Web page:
Listed below are step-by-step actions that will help communities respond to acute drug incidents to prevent and reduce further harm.
Communities can proactively set up a response group that coordinates any actions relating to acute drug incidents. This group can work with stakeholders and the media to reduce any further harm and get people the support they need.
Keep this group small so they can be agile and make sure members are authorised to publicly comment on behalf of their organisations.
The response group should reach out to all relevant stakeholders to identify what is and isn’t known about the drug incidents. For example, what the substance is, what it looks like, what populations are affected, and relevant harm reduction advice.
If possible, the group should arrange to get the substance tested by The Institute of Environmental Science and Research (ESR) through the Police or emergency department.
The effects, harm and withdrawal from different drugs can be extremely varied, particularly new psychoactive substances. So tailored public health key messages should be distributed to target populations as soon as possible to prevent further harm.
This information might include what the substance is, where it was found, harm reduction information, what to do in an emergency and where to get help.
Get the information out as soon as possible. The messaging might not be perfect, but it can be refined as you go. Make sure you ‘sense check’ these messages with relevant agencies so they are relevant and understood by the target population.
Here is an example from the synthetic cannabinoids crisis.
Possible communication avenues include:
Download the full public health messaging and interventions guide.
Identify what health and social services need to know and do to respond effectively. This might include:
Harm reduction plays a critical role in responding to acute drug incidents. Communities must be proactive and pragmatic about building these practices into their response. Examples include:
Hazardous drug use can be connected to wider factors going on in someone’s life. We need to change the system so people can get the help they need. This means reducing barriers and transforming treatment and service delivery.
Wraparound care can work with clients where they’re at and if they are in crisis. They can provide the range of support needed, and work with clients on what is most important to them at the time. This can include addiction treatment, mental health, housing and/or employment support, and peer support.
Low threshold services (or one-stop-shops) are open to anyone who requests support, with no entry criteria. Any door is the right door. These services can immediately work with clients in some capacity with no expectations of continued engagement.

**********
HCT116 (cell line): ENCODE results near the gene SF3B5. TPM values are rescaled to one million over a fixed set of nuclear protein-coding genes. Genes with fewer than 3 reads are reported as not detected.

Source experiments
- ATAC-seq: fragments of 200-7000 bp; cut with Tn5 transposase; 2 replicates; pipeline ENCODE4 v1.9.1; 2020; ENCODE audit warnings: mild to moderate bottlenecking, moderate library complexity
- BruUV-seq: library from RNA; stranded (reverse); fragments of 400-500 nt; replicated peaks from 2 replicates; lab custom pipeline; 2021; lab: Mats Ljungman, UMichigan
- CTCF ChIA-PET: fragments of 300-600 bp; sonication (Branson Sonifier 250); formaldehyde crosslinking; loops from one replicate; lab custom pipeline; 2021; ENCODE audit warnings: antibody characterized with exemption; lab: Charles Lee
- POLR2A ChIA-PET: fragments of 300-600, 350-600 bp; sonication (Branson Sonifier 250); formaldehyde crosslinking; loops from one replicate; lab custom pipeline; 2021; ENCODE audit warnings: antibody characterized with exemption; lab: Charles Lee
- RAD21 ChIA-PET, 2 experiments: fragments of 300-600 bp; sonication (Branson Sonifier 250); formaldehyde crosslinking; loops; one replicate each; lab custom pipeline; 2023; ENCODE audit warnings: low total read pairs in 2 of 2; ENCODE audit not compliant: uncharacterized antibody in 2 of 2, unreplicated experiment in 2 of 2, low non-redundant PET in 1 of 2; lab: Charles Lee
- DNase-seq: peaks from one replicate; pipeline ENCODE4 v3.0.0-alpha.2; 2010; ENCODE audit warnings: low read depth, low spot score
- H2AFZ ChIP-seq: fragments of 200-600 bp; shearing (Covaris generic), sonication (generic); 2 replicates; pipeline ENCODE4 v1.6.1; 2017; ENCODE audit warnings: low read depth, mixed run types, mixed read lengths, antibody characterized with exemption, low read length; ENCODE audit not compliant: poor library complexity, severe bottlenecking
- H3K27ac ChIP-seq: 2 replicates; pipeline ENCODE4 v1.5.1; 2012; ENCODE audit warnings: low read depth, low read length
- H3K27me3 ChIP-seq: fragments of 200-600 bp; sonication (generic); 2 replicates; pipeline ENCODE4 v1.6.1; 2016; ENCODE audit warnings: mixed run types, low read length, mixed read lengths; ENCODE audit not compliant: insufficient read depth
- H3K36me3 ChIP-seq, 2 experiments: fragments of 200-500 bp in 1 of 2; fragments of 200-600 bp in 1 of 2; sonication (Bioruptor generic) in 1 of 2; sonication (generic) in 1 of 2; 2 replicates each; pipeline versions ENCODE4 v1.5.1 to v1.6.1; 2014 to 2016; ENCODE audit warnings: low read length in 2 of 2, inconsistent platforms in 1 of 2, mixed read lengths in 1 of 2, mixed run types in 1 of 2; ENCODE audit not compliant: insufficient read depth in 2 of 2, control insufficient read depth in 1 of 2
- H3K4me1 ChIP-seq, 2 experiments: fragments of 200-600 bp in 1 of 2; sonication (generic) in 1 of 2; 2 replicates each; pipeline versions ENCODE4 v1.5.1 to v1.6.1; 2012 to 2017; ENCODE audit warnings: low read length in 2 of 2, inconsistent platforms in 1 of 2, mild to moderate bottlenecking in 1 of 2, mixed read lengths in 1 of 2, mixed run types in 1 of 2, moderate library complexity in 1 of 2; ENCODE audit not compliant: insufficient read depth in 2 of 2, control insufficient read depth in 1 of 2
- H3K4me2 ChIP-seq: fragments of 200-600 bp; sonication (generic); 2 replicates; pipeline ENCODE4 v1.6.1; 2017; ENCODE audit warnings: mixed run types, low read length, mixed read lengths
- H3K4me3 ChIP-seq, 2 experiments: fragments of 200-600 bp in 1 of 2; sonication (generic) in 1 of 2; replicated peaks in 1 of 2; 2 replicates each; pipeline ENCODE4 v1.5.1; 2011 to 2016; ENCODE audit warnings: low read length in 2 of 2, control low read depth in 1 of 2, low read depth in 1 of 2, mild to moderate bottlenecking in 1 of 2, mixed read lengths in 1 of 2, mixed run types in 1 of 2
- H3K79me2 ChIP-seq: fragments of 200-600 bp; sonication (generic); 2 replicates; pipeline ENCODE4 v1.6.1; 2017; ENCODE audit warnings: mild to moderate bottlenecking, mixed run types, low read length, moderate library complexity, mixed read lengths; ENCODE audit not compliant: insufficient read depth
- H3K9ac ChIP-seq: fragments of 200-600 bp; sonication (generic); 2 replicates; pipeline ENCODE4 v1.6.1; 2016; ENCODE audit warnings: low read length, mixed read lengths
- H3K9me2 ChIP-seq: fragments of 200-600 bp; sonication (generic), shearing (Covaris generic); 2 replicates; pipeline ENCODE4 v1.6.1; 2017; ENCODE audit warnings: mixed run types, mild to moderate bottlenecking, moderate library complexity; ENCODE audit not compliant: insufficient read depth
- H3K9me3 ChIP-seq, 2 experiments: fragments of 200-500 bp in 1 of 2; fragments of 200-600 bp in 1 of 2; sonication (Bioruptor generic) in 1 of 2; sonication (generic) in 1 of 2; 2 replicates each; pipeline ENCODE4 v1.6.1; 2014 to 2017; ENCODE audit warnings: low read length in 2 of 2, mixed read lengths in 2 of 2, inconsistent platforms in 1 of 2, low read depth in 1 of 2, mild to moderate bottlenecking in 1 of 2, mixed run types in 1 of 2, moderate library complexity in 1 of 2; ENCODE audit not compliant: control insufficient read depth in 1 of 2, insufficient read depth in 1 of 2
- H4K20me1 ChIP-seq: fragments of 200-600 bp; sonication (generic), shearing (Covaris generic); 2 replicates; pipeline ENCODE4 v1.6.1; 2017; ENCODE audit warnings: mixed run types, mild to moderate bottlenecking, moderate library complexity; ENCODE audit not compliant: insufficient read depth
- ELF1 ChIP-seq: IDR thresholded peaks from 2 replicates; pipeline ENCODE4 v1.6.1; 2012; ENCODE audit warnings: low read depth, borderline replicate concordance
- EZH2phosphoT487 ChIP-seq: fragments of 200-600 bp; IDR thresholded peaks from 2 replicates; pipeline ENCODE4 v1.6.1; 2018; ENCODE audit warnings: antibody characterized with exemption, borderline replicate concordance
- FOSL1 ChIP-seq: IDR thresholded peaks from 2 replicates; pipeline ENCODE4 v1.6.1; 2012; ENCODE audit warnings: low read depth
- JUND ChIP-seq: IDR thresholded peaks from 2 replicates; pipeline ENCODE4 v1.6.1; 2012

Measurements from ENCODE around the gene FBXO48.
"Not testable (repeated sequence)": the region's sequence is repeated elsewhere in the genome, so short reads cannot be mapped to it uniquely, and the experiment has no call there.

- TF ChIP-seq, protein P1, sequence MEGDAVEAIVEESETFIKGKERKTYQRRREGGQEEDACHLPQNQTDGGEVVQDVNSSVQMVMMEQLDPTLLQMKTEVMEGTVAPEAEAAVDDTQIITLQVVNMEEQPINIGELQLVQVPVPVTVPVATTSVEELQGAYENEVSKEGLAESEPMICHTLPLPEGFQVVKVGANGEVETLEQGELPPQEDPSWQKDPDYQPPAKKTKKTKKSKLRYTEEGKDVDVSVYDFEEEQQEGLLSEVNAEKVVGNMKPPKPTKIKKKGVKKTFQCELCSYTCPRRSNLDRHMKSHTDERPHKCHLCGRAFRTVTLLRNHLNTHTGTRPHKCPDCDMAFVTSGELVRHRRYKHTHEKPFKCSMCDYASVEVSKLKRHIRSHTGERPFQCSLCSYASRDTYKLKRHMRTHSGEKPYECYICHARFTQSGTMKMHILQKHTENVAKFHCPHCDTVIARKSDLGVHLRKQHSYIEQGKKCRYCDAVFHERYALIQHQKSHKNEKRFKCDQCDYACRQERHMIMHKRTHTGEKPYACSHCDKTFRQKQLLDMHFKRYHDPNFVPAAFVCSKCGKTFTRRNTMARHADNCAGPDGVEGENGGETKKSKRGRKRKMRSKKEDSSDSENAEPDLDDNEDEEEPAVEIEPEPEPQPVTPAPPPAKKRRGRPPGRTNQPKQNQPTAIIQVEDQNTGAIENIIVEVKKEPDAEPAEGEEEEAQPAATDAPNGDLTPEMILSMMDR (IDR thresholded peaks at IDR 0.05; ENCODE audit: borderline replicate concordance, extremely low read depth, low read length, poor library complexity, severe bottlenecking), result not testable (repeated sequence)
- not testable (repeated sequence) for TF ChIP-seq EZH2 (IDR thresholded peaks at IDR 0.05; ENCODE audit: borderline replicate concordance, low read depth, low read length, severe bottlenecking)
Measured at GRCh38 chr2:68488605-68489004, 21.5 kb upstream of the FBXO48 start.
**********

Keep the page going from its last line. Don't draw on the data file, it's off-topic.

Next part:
These services can provide immediate relief from crisis and facilitate people getting longer-term help.
Detoxification services help people get through the effects of drug withdrawal. Social detox will work for some people. But others using large amounts of certain drugs require medical assistance.
Detox services need to adapt for different drugs. For example, most social detox programmes are only 5-7 days to cater for alcohol or opioid use. But the peak of synthetic cannabinoids withdrawal is 4-7 days, symptoms can last up to 2 to 3 weeks, and there is a very strong desire to use again.
Download the Matua Raki Substance withdrawal management guidelines.
Peer support can engage people much earlier in their recovery journey and provide expert advice on how services need to adapt to cater to these vulnerable populations.
The effects, harm and withdrawal from different drugs can be extremely varied, particularly new psychoactive substances. But knowledge gaps shouldn’t be a barrier for effective responses.
Make use of the free ‘Addictions 101’ training offered by Matua Raki. But others will need more specialised knowledge. For example, paramedics and ED staff will need to know substance specific clinical best practice on how to stabilise, treat and refer someone to get further support.
A number of providers could help develop and provide training:
The right housing can make all the different for people facing acute drug harm. When someone who doesn’t have a home is given one, they are able to focus on more than mere survival.
Criminalising drug use doesn’t stop acute drug harm. To make sure the law isn’t a barrier for people getting help, we need to make sure we have a supportive legislative framework in place.
For more information download the full transforming treatment and service delivery guide.
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